United States District Court, D. Montana, Missoula Division
W. Molloy United States District Judge.
August 2018, Plaintiff Western Organization of Resource
Councils ("Western") sued various officials within
the Department of the Interior ("Defendants"),
challenging the reestablishment and operation of the Royalty
Policy Committee ("Royalty Committee" or
"Committee") under the Federal Advisory Committee
Act ("FACA"). In August 2019, this Court determined
that the Committee had been improperly established in
violation of Section 9 of FACA, (Doc. 59 at 8-18), and
enjoined "[f]urther use of or reliance on the Royalty
Committee's recommendations," (id. at 28).
Western now seeks leave to conduct discovery regarding
Defendants' compliance with that order. (Doc. 63.)
the present motion is one for discovery, the fundamental
dispute is over the scope of the injunction. Western argues
that the continual processing of Applications for Permits to
Drill ("APDs") as recommended by the Committee-
even if those recommendations pre-date this lawsuit and the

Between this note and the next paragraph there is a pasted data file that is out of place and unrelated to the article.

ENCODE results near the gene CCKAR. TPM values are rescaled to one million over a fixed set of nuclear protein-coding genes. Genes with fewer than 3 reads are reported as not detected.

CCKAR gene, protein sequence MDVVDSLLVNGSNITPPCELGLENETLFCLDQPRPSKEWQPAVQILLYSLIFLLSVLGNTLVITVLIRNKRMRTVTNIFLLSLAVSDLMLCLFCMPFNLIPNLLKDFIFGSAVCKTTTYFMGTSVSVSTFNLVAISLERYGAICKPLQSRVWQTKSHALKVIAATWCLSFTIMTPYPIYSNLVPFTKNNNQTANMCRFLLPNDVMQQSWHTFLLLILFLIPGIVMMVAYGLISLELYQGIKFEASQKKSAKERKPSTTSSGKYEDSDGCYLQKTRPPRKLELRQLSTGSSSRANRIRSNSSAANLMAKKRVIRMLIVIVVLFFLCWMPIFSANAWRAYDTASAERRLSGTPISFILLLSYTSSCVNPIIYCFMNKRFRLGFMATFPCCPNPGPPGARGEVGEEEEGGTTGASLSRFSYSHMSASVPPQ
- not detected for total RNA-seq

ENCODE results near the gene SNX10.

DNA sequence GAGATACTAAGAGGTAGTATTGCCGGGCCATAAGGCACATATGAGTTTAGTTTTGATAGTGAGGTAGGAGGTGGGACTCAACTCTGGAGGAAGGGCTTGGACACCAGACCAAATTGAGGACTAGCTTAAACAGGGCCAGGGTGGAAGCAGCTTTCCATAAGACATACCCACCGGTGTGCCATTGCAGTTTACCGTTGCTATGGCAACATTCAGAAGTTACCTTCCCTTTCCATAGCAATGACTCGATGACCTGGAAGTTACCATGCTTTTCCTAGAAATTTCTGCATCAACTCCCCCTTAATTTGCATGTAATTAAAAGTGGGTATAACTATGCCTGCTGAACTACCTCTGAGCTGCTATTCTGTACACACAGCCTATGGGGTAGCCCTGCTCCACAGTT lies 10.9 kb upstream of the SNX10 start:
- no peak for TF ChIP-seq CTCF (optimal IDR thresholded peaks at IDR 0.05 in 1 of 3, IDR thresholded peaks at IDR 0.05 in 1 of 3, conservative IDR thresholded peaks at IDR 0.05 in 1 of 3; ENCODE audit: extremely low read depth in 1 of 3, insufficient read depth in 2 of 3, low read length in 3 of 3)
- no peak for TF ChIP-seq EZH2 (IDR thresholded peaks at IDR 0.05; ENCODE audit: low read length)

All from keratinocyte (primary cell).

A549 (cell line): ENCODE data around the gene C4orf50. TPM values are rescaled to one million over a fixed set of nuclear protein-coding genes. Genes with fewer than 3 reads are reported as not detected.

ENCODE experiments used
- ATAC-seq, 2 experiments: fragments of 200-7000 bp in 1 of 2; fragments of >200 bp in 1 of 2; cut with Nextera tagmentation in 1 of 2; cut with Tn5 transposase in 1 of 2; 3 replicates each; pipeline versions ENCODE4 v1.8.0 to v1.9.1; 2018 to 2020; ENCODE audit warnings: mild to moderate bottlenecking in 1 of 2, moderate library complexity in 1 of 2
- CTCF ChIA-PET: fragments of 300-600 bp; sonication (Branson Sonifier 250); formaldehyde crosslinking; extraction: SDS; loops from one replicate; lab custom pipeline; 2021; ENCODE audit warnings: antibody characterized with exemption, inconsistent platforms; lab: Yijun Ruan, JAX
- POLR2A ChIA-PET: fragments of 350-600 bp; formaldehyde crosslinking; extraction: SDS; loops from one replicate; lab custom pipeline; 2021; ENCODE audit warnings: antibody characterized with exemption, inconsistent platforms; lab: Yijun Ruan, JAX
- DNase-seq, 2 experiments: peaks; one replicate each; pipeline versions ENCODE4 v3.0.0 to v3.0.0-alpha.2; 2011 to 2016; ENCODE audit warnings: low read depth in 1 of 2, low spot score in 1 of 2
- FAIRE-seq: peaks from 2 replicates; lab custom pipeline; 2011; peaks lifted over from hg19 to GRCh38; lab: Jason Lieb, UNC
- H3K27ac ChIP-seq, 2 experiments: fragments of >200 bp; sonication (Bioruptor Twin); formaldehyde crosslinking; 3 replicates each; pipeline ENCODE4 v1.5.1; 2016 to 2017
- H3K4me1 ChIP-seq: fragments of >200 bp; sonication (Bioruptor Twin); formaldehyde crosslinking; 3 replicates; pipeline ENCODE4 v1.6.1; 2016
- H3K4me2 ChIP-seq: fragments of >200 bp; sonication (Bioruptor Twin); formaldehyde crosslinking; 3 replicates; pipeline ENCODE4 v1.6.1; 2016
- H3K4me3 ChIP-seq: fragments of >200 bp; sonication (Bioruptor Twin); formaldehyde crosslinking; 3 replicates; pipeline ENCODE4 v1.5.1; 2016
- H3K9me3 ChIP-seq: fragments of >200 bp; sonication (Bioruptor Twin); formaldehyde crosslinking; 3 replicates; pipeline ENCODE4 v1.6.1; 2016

injunction order- constitutes "[f]urther use of or
reliance on the Royalty Committee's
recommendations." (Doc. 59 at 28.) Defendants, on the
other hand, insist that the Court's order "does not
invalidate, or render useless, agency guidance documents
issued before the Court's injunction."
(Doc. 67 at 13.) For the purposes of post-judgment discovery,
Western has the better argument.
complete factual background is included in the Court's
August 2019 Order. (See Doc. 59 at 2-6.) Relevant
here, Western argues that two guidance documents indicate the
Department's continued use of and reliance on Committee
recommendations. The documents address the procedures that
Bureau of Land Management ("BLM") offices follow
when considering requests for action that affect federal land
or resources, such as APDs under the National Environmental
Policy Act ("NEPA"). According to Western, the